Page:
Camino de Santiago: Uniting will of spirit, work of flesh
A couple of springs ago we were lost in the Mark Twain National Forest in southern Missouri. The brush was dense and the light was closing between dark curtains of elm and oak trees. Our camping gear was up a cliff a couple miles away. My girlfriend and I began arguing. We couldn’t find any trails and considered bunking down on the damp ground near a bubbly creek. Our last chance was to follow the path from a beam of light. We made it out with renewed spirit — although I think we got a motel room that night. Camino de Santiago: Uniting will of spirit, work of flesh
There is always a way out, especially when looking within.
Actor Martin Sheen stars in “The Way,” which opens Oct. 7 here, and was written and directed by his son Emilio Estevez. “The Way” is set and filmed along the Camino de Santiago in Spain. Sheen portrays Tom, an uptight Los Angeles doctor who travels to Europe to pick up the remains of a son from whom he had grown estranged. He chooses to explore “The Way” in his son’s memory.
People have walked the route for a thousand years. True believers say the Camino lies directly under the Milky Way and reflects the energy from the star systems above it. During a recent promotional bus ride through Chicago, Sheen said the movie will inspire a new generation of tourists to explore the 500-mile trek that begins in France and ends in Northern Spain.
Sheen looked at Estevez, who was sitting in an office on the back of the bus , and said, “This thing he created is moving people to have this transcendent experience. The whole Camino, the whole object of pilgrimage is to unite the will of the spirit to the work of the flesh. That is an ideal focus. All of us are pilgrims whether we know it or not. We don’t have to go to Spain or Mecca to go on pilgrimage.
“You go within your own heart. We learn to find ourselves and become ourselves. And this film says, ‘You can do this.’ You have to do this alone, you have to carry all the things you created physical: emotional, spiritual, material baggage. No one else can carry them. But you cannot do it without community.
“It’s about the extension of family which is another word for community.”
“The Way” has a website with travel tips, theway themovie.com; suggested resources are american
pilgrims.com, for visitors from the states.
“If the reaction we’ve had in nearly three weeks on this bus is any indication, the Camino can get ready for new pilgrims from America,” Sheen said. “They keep track of nationalities on the Camino. Not names just nationalities.
The Spanish are the highest mumber. The Irish are second. The film is an enormous hit in Ireland. The president of Ireland [Mary McAleese] wrote us a handwritten letter over the summer and she said as she was writing, her daughter was preparing to depart for the Camino.
“We are only able to grow outside our comfort zone. You have to leave the house. You’re not going to grow at home unless you live in a convent or a monestary.”
Producer David Alexanian was chronicling the 55-day “The Way” bus trip across America. In his most recent documentary he criss-crossed South Africa during the World Cup with Ziggy Marley and his brothers. Alexanian said the despairing mood of most Americans make it a good time to examine the spirit of “The Way.”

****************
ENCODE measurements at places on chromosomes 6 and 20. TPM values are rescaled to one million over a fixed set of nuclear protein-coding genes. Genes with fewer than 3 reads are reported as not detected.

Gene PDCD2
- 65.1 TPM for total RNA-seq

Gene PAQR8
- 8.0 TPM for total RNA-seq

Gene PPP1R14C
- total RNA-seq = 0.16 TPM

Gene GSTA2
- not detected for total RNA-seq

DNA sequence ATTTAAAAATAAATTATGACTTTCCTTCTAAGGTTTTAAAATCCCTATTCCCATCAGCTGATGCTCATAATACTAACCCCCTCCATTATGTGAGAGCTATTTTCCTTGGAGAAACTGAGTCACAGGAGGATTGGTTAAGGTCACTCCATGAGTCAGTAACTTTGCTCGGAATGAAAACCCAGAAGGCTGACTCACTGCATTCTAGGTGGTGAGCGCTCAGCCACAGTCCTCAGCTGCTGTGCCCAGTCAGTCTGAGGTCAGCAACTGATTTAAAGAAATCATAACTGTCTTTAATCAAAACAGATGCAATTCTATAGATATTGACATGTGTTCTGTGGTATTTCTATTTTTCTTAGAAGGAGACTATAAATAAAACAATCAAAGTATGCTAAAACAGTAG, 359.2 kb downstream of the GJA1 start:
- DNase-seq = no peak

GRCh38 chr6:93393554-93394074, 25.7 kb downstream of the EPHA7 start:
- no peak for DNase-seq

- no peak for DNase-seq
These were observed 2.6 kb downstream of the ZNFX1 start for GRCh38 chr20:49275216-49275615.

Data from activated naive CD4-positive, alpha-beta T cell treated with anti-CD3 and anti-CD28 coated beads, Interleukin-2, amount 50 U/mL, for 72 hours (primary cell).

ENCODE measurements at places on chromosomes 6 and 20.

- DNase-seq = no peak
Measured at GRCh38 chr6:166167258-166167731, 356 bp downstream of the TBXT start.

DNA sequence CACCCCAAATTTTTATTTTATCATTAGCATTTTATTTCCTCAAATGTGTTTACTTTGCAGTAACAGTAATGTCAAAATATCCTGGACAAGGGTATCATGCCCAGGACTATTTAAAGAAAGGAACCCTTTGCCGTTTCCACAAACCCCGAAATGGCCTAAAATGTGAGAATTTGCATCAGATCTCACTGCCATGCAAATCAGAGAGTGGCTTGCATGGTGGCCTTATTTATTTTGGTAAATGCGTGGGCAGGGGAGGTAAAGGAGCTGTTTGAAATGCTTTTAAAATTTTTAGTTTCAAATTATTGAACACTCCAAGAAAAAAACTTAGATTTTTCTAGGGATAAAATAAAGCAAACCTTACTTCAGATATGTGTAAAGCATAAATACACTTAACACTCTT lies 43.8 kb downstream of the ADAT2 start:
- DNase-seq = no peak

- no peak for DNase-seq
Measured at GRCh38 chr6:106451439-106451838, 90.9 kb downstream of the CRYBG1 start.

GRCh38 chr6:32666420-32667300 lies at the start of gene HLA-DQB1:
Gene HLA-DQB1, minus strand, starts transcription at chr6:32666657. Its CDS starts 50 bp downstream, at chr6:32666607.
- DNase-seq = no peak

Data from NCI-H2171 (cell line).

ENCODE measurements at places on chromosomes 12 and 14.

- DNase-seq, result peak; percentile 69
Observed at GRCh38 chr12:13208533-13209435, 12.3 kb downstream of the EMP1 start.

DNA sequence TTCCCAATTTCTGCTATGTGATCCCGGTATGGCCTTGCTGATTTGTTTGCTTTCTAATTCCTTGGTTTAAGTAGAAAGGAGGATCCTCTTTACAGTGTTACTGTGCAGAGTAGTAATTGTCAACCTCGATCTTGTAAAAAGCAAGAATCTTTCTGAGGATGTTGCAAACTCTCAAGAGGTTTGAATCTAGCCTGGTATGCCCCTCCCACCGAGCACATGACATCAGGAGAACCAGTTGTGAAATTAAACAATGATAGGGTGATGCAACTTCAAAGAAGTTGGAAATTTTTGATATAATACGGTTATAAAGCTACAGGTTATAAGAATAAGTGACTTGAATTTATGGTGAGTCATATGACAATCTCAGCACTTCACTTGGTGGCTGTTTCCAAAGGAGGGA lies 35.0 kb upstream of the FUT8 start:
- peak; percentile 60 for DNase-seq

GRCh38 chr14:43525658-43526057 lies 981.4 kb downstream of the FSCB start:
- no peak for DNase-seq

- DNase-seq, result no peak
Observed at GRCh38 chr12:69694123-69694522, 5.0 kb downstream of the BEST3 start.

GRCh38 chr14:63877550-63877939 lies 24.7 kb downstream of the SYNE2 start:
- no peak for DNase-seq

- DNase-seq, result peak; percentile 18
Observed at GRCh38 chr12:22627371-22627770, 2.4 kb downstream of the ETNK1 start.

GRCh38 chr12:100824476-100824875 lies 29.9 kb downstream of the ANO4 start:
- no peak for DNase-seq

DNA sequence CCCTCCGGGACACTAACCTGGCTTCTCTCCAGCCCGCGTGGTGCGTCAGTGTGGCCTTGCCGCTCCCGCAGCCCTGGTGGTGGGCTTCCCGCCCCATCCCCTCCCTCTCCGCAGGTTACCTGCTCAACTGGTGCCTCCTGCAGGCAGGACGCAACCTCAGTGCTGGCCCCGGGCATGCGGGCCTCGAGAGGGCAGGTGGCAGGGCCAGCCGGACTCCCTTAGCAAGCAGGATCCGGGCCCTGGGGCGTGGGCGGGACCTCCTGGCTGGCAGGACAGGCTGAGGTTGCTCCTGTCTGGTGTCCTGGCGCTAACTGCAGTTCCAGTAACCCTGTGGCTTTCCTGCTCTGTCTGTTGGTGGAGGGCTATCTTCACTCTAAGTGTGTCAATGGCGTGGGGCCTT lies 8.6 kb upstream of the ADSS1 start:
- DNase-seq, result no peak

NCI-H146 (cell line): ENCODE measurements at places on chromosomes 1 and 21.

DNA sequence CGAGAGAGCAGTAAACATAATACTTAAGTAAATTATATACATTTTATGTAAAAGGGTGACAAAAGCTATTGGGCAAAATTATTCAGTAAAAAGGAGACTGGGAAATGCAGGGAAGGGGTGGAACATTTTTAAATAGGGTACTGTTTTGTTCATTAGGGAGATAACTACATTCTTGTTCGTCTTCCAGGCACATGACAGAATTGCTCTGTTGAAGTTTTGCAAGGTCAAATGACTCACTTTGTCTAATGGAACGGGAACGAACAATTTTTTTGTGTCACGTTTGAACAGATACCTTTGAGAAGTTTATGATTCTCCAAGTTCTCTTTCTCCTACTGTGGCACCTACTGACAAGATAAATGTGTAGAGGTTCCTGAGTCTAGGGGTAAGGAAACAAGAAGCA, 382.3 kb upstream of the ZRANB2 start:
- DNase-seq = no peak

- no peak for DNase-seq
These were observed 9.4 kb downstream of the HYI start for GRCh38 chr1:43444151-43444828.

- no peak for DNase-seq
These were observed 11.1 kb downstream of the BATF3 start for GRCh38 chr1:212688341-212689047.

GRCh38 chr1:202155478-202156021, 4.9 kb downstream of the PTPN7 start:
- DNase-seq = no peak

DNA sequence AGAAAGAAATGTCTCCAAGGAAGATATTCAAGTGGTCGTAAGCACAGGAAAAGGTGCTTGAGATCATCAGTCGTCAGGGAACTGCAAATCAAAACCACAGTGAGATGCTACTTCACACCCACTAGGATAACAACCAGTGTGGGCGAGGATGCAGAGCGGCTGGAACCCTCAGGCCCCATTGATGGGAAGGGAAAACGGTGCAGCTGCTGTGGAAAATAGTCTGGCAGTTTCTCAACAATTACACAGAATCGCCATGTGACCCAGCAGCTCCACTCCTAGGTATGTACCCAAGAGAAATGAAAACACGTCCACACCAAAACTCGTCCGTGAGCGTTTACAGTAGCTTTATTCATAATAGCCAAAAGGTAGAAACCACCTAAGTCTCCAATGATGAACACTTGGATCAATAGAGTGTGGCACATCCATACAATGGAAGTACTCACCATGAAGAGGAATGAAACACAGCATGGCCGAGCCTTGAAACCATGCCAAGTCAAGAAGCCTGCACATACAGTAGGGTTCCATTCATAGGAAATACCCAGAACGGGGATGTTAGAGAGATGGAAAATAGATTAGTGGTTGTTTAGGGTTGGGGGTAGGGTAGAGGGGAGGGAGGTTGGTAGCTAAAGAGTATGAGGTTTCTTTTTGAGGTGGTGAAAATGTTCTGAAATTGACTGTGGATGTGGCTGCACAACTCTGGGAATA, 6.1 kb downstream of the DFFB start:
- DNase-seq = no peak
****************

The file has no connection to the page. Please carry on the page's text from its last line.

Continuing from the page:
“Whether they are choosing to or not, people are reassessing their value systems in terms of simpilfying a life and finding joy in something other than another car or a possession,” Alexanian explained. “A more simplified life in many ways is more fulfilling.”
I was the first journalist to spend extensive time with Sheen, Estevez and Alexanian on the 45,000-pound bus that had previously been used by U2 and Stevie Nicks. The bus sleeps 12; eight were along for this ride.
Estevez said, “My mom [executive producer Janet Templeton] was in here saying ‘You gotta have this and make sure you don’t stop at hotels that have bedbugs. How do we know? Its been a family affair from the beginning. We’ve stopped at Rudy’s Bar-B-Q in Austin, Texas. Oklahoma Joe’s (barbecue) in Kansas City. Really good stuff.”
New Orleans-based bus driver Dave Walters picked up Sheen and the rest of the crew in Malibu, Calif. They motored over to Las Vegas, Phoenix, Denver, Austin, Dallas, Kansas City and Minneapolis before hitting Chicago.
“We’re going to South Bend because Martin’s a big Notre Dame fan,” Walters said after he dropped the group off at Home Run Inn Pizza on South Archer. The Chicago pizza chain helped market the film. Walters said, “We head to New York and come back to finish in Cincinnati.” Walters, 56, was bouncing a basketball in the Home Run parking lot. When “The Way” tour has time and Walters spots a playground, sometimes they will pull over and he’ll shoot hoops with Sheen.
Back on the bus I told Sheen and Estevez how it is essential to travel with an open mind. See the light.
Estevez said, “There’s a line at the end I thought would bring us back to the beginning of the film: ‘You should fly with me, you should come with me’.”
Sheen said, “I couldn’t figure out where that line was from.”
Estevez answered, “‘Catch-22.’ ”
Sheen said, “A film I did in 1969. I never got that until just the other day.”
Estevez looked out a window and explained, “The point of that is how it dawns on his character how he should travel more. Be open to new experiences. He’s not going to miss the opportunities anymore to be outside of himself. To be a citizen of the world. In ‘Catch-22’ [the Mike Nichols satirical war film], Bob Balaban [Bomber pilot Captain Orr] is always telling the other lads, ‘Come fly with me’.”
Sheen smiled and said, “He’s learning to crash the plane so he can survive and get away.”
This article was originally published in the Sun Times, Chicago, BY DAVE HOEKSTRA.